Large-scale Zao Wou-ki

On 01 July 2018, by Marie-Laure Castelnau
Zao Wou-ki (1920-2013), «Hommage à Matisse, 02 02 861», 1986, oil on canvas, 162 x 130 cm. Private collection.
Adagp, Paris 2018. Dennis Bouchard

Fifteen years after the 2003 Jeu de Paume retrospective, the Musée d’Art Moderne de la Ville de Paris is once more paying tribute to the Chinese painter who moved to France in 1948, with a particular focus on his large paintings of 1956 onwards. The exhibition features a selection of forty masterpieces from museums and private collections all over the world. The circuit opens with a major painting in neutral tones dating from 1956: "Traversée des apparences". This illustrates Zao Wou-ki's changeover to a pictorial expression "where references to the surrounding world disappear", and where his painting gradually moved away from any representation. From now on, he focused on abstraction – a term he considered too restrictive – and especially landscapes, or rather "nature". Music and poetry remained key sources of inspiration throughout his career, particularly through highly intense encounters, including with the composer Edgar Varèse and Henri Michaux. The artist dedicated several paintings to them, and also to Henri Matisse, whom he deeply admired – as witness this amazing "Hommage à Matisse" (see photo), composed of several vertical bands of blue, black and white: a nod to "La Porte fenêtre à Collioure". Worth noting: the last room, which contains a group of large ink drawings from 2006, never before exhibited in Paris.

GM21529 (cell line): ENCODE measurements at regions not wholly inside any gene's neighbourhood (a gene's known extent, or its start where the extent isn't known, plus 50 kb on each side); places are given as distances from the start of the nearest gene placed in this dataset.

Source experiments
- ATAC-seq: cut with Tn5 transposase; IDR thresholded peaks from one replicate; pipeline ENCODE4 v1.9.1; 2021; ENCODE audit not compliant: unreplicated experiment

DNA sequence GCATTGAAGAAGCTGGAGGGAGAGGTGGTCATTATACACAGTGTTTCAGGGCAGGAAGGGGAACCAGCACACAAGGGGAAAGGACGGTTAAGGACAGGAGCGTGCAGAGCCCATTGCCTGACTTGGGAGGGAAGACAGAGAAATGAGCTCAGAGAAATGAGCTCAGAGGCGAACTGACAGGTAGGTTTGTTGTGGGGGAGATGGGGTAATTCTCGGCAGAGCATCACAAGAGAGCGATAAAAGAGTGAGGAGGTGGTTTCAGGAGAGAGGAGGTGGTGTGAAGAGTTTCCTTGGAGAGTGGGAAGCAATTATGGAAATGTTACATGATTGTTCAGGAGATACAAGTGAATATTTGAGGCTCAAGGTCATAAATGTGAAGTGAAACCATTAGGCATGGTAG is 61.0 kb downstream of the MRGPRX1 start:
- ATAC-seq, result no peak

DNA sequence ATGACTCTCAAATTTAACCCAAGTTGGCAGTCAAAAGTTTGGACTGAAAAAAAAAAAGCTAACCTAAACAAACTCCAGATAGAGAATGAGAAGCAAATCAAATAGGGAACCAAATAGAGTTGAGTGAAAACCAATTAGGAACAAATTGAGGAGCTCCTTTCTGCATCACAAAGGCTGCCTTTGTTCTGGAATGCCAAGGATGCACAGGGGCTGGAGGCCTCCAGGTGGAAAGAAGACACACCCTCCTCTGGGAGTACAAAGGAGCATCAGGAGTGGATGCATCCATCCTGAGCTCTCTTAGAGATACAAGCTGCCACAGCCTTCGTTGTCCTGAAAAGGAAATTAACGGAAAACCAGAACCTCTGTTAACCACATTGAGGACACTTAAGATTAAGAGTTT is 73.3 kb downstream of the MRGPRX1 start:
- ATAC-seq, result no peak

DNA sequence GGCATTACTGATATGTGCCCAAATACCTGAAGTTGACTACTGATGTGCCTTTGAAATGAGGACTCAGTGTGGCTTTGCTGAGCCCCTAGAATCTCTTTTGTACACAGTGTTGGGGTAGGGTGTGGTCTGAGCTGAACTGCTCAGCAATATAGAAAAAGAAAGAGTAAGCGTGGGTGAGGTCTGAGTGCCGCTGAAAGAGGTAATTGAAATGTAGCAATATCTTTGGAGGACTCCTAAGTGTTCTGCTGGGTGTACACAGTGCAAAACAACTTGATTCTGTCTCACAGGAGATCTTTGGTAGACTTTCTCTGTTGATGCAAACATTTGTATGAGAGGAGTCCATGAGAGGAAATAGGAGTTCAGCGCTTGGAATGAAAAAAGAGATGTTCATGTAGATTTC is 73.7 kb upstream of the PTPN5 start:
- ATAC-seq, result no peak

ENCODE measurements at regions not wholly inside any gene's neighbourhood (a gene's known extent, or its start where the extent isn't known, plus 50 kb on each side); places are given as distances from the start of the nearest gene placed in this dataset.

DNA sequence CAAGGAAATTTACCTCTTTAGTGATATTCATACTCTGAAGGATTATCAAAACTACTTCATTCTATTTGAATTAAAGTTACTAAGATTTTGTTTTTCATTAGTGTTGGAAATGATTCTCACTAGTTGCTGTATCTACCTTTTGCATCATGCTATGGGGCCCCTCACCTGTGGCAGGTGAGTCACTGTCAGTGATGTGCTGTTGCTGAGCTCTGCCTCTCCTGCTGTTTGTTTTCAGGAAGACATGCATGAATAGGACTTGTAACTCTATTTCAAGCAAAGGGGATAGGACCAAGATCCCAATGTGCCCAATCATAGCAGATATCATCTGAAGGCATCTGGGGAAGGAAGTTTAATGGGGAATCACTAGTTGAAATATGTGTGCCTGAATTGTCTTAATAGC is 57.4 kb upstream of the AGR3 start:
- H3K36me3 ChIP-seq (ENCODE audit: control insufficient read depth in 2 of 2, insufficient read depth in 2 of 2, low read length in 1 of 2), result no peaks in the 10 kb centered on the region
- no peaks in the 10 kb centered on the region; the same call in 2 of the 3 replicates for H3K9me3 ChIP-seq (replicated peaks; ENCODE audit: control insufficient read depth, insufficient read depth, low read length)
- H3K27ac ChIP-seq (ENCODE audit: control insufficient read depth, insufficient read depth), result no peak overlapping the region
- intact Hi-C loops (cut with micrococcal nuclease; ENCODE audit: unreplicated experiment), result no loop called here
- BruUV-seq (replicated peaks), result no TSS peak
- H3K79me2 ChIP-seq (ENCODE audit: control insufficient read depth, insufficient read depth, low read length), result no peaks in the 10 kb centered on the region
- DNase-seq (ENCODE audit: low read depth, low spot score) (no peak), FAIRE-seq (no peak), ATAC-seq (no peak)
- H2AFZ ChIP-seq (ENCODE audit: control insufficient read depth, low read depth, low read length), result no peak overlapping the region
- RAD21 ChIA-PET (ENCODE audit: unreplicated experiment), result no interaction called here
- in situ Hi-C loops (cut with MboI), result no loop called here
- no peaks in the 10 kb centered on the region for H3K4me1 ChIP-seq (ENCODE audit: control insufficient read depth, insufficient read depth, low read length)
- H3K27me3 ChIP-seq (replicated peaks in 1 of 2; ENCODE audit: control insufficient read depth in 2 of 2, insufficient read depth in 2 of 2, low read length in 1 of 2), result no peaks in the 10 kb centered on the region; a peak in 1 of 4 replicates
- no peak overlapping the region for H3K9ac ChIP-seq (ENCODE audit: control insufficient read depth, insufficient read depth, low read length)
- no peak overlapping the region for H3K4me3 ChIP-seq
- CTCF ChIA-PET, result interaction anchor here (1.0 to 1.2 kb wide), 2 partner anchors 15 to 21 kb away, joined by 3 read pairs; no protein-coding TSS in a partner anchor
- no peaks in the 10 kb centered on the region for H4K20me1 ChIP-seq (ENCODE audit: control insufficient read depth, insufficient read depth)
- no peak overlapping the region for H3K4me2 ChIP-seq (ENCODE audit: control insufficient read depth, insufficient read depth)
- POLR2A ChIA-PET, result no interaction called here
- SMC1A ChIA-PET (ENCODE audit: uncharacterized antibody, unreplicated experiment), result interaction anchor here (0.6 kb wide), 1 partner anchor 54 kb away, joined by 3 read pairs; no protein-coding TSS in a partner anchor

"Zao Wou-ki, L’Espace est silence", until 6 January 2019,
Musée d'Art Moderne de la Ville de Paris.


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